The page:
Health and Healthcare

Tired all the time? Here’s a formula for the perfect night’s sleep

A close up view of a person sleeping

Sleep deprivation can have an effect on our health Image: Unsplash/Shane

Simon Torkington
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  • A study of half a million people has led scientists to new insights on the way we sleep.
  • The joint British/Chinese study pinpointed the ideal number of sleep hours we need.
  • Sleep needs vary with age but 7 hours is the ideal in for people aged 38 to 73.
  • Sleeping well can significantly improve physical and mental health.

“I tumble out of bed and stumble to the kitchen,

Pour myself a cup of ambition,

Yawn and stretch and try to come to life.”

If Dolly Parton’s famous lyrics describe your morning routine after yet another night of broken sleep, then you’re in good company.

Multiple research projects have shown people around the world are not getting enough sleep. That in turn prompts an important question: how many hours should we sleep each night?


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The perfect night’s sleep

Scientists from the UK and China went in search of the answer to that question, studying data on the sleep patterns, health and overall wellbeing of half a million people. The participants are members of the UK Biobank, a long-term health study backed by the UK Government.

It’s well known that a lack of sleep can reduce our ability to concentrate, so, before you nod off, the conclusion of the study is that we should be getting 7 hours of solid sleep every night. That figure applies to people aged 38 to 73. As we move from birth, through adulthood to old age, the number of hours we need to sleep changes.

The findings are broadly in line with research from the American Sleep Association which mapped the ideal night’s sleep across our lifespans.

An infographic showing how much we should sleep at different ages
The amount of sleep we need changes through the different stages of life. Image: American Sleep Association

The benefits of sleeping soundly

Researchers working on the UK/Chinese study found seven hours of sleep was associated with a longer attention span, better memory and the ability to learn new things. People who slept well were also better equipped to solve problems and make effective decisions.

They also found that people who enjoyed an ideal night’s sleep had better mental health and suffered fewer symptoms of anxiety, depression and overall poor wellbeing. Conversely, extreme lack of sleep, getting just 4 or 5 hours a night is associated with increased mortality.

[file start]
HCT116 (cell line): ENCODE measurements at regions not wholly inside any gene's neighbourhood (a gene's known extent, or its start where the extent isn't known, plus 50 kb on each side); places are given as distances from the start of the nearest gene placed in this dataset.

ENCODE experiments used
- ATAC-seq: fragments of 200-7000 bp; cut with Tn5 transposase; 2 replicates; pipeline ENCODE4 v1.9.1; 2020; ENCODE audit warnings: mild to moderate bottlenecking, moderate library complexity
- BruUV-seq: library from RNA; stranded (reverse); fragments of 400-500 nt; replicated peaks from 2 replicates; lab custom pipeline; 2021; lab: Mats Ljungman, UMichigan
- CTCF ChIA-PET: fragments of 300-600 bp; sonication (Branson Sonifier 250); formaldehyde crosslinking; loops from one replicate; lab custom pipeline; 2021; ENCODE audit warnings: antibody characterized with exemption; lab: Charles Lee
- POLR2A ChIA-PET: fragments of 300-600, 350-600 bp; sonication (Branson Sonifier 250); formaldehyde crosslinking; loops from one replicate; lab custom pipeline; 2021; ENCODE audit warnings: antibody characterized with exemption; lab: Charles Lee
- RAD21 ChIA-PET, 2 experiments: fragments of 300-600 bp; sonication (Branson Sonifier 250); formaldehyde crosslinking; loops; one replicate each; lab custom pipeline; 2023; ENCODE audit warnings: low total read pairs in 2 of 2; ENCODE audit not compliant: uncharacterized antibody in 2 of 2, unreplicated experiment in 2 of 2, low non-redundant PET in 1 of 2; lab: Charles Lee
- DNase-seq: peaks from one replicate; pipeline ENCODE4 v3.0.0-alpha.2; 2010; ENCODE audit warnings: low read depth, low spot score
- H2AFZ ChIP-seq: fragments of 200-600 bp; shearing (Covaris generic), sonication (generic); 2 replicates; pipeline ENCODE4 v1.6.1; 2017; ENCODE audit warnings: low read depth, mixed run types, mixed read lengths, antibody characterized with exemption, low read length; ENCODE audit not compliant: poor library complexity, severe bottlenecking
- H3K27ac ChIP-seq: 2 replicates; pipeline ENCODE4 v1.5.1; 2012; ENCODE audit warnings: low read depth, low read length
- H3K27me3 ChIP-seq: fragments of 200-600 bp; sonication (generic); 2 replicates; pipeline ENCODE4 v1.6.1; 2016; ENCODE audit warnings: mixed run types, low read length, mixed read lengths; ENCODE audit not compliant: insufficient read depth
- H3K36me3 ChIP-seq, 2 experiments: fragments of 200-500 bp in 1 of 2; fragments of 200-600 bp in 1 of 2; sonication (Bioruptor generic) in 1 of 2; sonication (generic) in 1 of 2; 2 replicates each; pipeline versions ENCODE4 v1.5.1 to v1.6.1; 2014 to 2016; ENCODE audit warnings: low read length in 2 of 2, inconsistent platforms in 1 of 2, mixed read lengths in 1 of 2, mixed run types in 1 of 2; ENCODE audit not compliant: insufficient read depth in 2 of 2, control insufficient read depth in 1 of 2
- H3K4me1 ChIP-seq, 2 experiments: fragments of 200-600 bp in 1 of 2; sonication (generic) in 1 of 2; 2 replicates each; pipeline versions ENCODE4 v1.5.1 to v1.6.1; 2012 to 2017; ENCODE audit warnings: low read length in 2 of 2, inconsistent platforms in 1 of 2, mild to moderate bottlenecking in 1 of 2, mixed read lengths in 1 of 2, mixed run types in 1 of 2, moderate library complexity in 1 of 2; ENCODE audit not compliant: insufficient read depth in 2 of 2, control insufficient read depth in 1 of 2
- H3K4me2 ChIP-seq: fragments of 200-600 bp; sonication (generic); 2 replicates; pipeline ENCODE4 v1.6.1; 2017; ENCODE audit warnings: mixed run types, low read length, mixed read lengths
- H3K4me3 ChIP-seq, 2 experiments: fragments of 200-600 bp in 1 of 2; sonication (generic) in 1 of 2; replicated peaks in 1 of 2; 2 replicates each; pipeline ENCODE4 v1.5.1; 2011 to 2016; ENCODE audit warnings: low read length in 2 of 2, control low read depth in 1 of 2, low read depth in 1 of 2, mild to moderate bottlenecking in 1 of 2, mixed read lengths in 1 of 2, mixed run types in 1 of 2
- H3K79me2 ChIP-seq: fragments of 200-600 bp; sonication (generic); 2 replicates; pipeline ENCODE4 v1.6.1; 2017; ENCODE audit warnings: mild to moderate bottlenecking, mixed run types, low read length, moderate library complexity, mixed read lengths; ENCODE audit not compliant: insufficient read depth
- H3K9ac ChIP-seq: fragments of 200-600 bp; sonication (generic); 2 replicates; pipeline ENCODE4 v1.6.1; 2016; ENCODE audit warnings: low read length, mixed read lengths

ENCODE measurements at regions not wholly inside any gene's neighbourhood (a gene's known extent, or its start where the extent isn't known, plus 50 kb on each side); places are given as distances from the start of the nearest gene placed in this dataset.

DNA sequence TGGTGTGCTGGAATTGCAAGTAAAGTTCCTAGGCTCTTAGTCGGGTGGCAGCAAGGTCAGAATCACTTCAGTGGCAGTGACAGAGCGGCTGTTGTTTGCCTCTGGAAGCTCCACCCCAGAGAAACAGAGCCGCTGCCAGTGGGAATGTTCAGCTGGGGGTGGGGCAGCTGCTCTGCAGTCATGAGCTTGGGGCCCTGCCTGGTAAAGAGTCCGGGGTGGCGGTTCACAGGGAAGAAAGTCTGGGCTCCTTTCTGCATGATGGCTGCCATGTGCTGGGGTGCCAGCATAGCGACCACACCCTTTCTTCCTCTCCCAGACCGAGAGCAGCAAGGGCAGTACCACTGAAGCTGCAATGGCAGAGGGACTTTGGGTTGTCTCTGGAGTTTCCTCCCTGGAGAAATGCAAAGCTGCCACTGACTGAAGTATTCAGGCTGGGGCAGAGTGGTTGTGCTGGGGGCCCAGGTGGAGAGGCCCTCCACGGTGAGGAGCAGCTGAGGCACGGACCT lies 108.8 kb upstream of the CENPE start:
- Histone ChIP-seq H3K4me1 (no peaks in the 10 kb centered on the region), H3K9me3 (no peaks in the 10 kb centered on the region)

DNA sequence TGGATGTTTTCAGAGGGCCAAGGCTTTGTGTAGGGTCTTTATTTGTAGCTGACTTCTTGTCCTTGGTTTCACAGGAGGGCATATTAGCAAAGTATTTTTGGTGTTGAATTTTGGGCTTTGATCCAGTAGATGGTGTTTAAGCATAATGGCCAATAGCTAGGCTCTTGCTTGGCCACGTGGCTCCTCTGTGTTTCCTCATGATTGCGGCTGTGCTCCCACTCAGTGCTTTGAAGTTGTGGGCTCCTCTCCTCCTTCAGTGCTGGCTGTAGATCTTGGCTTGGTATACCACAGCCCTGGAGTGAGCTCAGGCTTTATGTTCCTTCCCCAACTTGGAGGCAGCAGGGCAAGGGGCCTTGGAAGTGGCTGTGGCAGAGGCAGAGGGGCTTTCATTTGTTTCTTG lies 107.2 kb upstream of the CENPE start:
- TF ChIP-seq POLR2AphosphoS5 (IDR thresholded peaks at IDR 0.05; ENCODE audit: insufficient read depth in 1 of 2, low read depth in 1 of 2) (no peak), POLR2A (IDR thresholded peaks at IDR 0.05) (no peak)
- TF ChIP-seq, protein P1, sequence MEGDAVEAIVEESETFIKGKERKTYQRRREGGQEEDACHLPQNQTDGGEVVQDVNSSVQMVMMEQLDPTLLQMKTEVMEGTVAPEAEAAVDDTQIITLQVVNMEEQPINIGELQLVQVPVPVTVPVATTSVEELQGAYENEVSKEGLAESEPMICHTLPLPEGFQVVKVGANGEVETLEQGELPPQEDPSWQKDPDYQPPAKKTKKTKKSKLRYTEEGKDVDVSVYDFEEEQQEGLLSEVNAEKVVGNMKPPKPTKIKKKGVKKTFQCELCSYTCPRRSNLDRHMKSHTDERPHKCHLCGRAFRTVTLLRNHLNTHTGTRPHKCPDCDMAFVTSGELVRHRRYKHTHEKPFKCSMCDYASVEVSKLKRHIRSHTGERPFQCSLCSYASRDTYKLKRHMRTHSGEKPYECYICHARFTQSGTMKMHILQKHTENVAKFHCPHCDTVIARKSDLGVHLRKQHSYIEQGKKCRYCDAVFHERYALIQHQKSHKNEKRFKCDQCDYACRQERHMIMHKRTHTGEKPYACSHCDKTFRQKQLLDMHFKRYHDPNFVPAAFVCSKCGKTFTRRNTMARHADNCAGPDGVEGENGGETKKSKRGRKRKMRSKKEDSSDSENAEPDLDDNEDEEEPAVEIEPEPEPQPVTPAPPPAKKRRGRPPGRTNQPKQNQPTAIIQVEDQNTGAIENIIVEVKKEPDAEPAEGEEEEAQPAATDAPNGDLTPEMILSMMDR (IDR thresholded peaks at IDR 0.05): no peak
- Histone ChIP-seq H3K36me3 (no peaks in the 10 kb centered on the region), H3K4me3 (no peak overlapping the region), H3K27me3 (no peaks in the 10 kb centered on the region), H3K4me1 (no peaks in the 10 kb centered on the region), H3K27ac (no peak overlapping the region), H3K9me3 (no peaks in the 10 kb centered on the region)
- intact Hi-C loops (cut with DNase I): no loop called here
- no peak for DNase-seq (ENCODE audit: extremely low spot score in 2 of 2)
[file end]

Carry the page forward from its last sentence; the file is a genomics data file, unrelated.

Is it possible to sleep too much?

It may seem logical to assume that if seven hours constitutes a great night’s sleep, eight or nine hours might be a way of supercharging your cognitive abilities and mental health. But scientists warn that the reverse is true and that having too much sleep can lead to poor health outcomes, particularly in regard to cognitive function.

For example, excessive sleep has been associated with an increased risk of dementia. The researchers also found that optimal sleep patterns have a beneficial effect on brain structure in older people.

A guideline of a sleep study
Optimal sleep patterns are beneficial to brain structure and function. Image: Nature Aging

In people who slept well, the researchers found that parts of the brain contained more grey matter and a larger volume of cortical material.

"While we can't say conclusively that too little or too much sleep causes cognitive problems, our analysis looking at individuals over a longer period of time appears to support this idea," Jianfeng Feng, a professor at China's Fudan University and an author of the study, said.

Have you read?

Five ways to improve your sleep

With so many health benefits associated with a good night’s rest, what can we do when sleep proves elusive or we struggle to wake up in the morning? The American Sleep Association recommends creating a “sleep hygiene” routine, a pattern of behaviours that promote sound sleep, including:

Maintaining a regular sleep routine

Go to bed at the same time, wake up at the same time.

Avoiding daytime naps

Taking naps reduces the hours of sleep we need at night and builds up sleep debt.

Avoiding screens when in bed

The blue light from digital devices can disrupt circadian rhythms that promote sleep.

Being careful with caffeine

Caffeine can prevent and fragment sleep. If you drink caffeine, do so only before noon.

Getting some fresh air

Open a window slightly if you can to circulate air in the bedroom.

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The views expressed in this article are those of the author alone and not the World Economic Forum.

Related topics:
Health and HealthcareGlobal HealthMental Health
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